1. Fla. Stat. ss 731.101 (2013) provides the Florida laws on intestate succession.
a. Fla, Stat. ss 731.102 (2013) if a decedent is survived by spouse and issue, the spouse inherit the entire intestate estate only if; the descendants of the decedent are also surviving spouse descendants and he or she do not have others descendants. Although, if decedent is survived by one or more descendants that are not descendants of the surviving spouse or if decedent has one or more descendants that are also descendants of surviving spouse but he or she have descendants that are not descendants of the decedent, the surviving spouse inherit one-half of the intestate estate and the rest to the descendants by per stirpes (issue equally divide the share of a deceased accentor). On the other hand, N.Y. Est. Powers and Trust Law section 4-1.1 (a)(1) (McKnney 2013) the spouse receives the first $50,000 and one-half of the rest of the decedent’s estate, and the rest to the issue by representation (each distributee in the same generation gets equal share).
b. Fla. Stat. ss 731.103 If a decedent is survive by no spouse and no issue, the decedent father and mother inherits equally or all to the surviving parent. Similarly, to New York law N.Y. Est. Powers and Trust Law section 4-1.1 (a)(4) (McKnney 2013) if a decedent is survive by no spouse and no issue, to the decedent surviving parents equally or all to the surviving parent.
2. In general, holographic and nuncupative wills cannot be validly made under Florida law. However, Fla. Stat. ss 732.502 (3) (2013) permits people who is active military duty, and Fla. Stat. ss732.502 (2) (2013) wills that are handwriting by the testator, only if is executed according to the law. In addition, wills that are handwriting by the testator and executed according to the law shall not be considered a holographic will, and no forms of words is necessary to the validity of a will if is executed according to the law. On the other hand, New York law N.Y. Est. Powers and Trust Law section 3-2.2 (McKnney 2013) holographic and nuncupative wills cannot be validly made. However, it permits three groups of people to validly make these types of wills: member of the armed forces, on active military duty during a war other armed conflicts, civilians who are accompanying the armed forces during war, and mariners.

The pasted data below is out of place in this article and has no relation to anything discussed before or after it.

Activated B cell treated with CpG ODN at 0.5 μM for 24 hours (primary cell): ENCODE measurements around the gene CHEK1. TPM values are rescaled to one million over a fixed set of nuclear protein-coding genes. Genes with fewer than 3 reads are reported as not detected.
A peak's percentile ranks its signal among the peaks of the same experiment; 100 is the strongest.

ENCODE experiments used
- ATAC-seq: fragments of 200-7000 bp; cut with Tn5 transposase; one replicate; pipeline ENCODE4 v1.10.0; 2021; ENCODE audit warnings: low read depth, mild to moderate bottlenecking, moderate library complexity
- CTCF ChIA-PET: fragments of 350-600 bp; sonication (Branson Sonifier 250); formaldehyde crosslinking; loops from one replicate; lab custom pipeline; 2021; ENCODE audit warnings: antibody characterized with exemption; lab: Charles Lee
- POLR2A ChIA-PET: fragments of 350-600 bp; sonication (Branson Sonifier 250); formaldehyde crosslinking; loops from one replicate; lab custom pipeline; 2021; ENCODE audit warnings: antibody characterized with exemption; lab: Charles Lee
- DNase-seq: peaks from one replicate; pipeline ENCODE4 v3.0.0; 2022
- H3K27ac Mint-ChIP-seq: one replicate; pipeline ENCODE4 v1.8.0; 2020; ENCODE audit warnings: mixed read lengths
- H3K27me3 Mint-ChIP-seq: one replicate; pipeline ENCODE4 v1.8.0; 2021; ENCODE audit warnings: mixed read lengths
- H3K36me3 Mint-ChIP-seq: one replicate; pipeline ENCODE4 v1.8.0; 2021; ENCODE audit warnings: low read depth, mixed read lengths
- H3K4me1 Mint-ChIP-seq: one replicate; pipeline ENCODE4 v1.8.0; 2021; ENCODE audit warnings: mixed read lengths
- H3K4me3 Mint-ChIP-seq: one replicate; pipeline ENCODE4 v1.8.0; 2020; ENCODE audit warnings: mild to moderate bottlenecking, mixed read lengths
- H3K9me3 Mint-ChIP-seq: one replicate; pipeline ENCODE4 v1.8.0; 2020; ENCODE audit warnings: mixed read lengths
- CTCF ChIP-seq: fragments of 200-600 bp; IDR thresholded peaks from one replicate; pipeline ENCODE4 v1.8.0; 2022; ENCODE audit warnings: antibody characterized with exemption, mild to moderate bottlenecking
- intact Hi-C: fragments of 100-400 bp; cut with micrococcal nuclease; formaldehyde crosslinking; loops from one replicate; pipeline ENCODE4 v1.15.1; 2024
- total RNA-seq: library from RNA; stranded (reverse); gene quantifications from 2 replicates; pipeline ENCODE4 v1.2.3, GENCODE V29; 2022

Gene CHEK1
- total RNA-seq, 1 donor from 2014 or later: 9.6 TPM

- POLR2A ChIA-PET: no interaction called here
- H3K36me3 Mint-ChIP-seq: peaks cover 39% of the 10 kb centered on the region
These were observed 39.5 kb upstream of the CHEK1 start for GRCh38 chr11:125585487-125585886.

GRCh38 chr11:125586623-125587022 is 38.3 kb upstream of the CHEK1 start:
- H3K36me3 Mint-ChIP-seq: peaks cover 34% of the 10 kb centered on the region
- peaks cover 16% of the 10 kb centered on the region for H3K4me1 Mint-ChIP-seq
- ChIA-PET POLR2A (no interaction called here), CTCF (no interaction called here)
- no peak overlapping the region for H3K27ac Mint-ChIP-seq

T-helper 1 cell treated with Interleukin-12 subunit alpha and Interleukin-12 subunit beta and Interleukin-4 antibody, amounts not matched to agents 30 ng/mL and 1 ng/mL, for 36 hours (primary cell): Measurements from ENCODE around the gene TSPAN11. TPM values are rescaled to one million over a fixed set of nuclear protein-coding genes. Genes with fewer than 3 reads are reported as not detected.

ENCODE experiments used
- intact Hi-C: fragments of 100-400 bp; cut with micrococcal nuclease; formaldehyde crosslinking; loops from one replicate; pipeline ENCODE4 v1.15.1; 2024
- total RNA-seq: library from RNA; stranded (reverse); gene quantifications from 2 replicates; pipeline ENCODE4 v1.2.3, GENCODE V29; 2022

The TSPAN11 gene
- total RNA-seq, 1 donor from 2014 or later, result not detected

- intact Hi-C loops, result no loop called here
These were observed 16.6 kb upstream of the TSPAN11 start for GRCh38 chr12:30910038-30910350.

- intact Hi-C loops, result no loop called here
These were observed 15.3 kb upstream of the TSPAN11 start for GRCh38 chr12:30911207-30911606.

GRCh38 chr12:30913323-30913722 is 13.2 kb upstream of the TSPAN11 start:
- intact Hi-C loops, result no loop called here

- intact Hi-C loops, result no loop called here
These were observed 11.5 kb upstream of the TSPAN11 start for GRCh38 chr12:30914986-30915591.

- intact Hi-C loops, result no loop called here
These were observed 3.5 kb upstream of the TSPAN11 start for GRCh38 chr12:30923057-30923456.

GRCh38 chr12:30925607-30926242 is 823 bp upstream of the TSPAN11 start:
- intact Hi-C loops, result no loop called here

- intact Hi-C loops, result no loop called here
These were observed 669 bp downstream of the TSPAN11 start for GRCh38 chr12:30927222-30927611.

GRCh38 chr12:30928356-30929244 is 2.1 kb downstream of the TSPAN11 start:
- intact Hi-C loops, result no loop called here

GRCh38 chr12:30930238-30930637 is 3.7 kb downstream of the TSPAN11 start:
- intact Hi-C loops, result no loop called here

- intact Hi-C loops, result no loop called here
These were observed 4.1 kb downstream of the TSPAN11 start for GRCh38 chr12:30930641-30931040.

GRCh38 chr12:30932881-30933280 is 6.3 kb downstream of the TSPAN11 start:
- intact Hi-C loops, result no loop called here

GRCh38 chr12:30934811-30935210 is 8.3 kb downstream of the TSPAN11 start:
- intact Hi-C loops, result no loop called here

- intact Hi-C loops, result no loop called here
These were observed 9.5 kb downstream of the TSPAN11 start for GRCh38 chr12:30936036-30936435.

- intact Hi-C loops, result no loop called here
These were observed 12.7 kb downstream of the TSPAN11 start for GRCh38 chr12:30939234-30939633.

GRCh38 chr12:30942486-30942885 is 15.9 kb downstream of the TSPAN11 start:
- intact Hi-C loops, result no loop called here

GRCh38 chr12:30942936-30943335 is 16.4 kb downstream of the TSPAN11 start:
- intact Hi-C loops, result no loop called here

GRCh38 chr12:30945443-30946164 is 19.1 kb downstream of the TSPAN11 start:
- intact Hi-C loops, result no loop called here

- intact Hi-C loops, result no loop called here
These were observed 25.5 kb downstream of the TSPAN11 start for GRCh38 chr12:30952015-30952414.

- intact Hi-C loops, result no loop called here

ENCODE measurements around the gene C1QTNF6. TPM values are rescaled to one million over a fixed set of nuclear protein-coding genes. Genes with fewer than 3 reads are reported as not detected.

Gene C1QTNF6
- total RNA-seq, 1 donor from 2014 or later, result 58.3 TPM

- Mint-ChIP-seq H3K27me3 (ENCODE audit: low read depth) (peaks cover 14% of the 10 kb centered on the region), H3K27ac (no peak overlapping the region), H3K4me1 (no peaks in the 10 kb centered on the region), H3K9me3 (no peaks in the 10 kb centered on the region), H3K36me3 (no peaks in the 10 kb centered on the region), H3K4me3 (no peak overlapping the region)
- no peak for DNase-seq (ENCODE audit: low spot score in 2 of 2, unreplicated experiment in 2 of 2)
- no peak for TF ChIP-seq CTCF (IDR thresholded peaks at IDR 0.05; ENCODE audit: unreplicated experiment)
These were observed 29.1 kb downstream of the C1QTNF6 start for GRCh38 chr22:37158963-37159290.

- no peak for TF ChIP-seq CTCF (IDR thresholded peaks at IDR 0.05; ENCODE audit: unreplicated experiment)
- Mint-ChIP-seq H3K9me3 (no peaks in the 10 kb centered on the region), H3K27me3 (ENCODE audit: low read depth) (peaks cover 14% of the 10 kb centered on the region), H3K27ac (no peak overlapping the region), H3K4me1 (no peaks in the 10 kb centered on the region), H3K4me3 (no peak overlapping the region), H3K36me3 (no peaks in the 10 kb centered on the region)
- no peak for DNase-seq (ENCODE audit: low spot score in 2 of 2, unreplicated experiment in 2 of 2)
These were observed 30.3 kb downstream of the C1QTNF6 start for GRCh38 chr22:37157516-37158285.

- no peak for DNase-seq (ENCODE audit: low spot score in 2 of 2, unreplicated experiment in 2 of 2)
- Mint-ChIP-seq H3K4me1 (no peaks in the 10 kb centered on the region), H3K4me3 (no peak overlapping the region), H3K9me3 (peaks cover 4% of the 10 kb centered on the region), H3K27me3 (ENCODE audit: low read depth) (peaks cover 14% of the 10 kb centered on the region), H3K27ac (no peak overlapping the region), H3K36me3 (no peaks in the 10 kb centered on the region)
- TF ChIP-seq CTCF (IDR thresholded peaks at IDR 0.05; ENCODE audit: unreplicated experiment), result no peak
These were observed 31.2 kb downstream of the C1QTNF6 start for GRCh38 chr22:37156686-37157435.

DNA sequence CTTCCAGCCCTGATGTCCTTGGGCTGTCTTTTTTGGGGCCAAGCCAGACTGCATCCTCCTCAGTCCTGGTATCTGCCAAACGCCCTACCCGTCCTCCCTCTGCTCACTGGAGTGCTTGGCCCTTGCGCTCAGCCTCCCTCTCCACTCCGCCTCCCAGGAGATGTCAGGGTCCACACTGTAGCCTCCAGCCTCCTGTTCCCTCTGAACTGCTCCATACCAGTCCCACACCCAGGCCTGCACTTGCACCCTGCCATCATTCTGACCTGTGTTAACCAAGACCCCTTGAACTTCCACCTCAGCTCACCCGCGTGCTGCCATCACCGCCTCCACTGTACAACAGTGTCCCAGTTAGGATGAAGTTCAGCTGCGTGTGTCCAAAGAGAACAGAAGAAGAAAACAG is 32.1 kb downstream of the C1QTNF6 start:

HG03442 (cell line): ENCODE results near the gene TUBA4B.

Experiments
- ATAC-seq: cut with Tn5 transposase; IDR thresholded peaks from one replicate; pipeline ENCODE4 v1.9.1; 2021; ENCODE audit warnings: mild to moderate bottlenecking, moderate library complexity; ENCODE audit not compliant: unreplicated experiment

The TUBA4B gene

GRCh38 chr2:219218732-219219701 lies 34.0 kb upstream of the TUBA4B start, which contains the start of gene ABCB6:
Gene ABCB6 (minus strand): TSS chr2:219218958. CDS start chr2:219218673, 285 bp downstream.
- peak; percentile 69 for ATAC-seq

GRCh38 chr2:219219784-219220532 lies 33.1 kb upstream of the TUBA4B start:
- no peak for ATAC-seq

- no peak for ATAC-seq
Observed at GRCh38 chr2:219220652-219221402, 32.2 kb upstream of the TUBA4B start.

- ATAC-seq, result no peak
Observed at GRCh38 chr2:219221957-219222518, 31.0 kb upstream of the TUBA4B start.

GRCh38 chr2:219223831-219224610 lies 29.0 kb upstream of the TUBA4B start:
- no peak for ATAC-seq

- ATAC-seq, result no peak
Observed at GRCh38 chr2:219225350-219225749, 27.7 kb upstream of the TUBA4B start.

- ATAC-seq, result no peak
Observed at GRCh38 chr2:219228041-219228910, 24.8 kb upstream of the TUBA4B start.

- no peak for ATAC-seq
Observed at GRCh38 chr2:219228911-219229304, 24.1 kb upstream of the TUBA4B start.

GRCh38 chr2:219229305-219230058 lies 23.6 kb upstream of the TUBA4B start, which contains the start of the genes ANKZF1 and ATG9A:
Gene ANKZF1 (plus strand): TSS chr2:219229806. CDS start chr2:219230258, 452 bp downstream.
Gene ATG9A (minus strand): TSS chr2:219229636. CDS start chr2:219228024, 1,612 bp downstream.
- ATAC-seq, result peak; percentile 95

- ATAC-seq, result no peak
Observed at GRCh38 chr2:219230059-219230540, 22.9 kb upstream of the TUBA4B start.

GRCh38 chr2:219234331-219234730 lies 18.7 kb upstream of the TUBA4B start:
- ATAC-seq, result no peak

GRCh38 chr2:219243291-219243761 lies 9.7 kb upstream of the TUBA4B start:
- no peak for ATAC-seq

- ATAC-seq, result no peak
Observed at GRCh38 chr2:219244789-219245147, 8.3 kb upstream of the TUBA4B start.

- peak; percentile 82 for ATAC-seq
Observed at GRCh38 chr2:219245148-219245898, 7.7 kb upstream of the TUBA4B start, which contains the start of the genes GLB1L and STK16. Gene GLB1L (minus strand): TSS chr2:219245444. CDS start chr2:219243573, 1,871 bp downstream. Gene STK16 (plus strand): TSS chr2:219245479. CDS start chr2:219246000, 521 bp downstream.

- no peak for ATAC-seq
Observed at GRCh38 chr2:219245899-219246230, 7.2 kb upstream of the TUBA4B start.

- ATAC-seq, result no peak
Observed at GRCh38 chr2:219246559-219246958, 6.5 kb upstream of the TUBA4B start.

3. Fla. Stat. ss 732.502 (C) (2013) sets out the requirements of due execution of wills. At least two attesting witnesses are required in Florida. Similarly, N.Y. Est. Powers and Trust Law section 3-2.1(McKnney 2013) sets out the requirements of a least two attesting witnesses are required.
4. The second most populous city in Florida is Southeastern Miami with an estimated population of 433,143 according to Yahoo Voice.
Rarick & Beskin , P.Ais a law firm specialize on “Probate, Estate Planning, Trust, Wills, Business, and Tax Law” that serves clients all over Florida including Miami. This is how the firm describes its practice on its website: “During the course of almost two decades, Rarick & Beskin has been the Miami trust attorney law firm other lawyers have turned to for help resolving their client’s legal matters; Our mission is clear and direct: Reach settlement or trial as quickly as possible, speak and write in plain English, provide high quality legal service at a fair price.”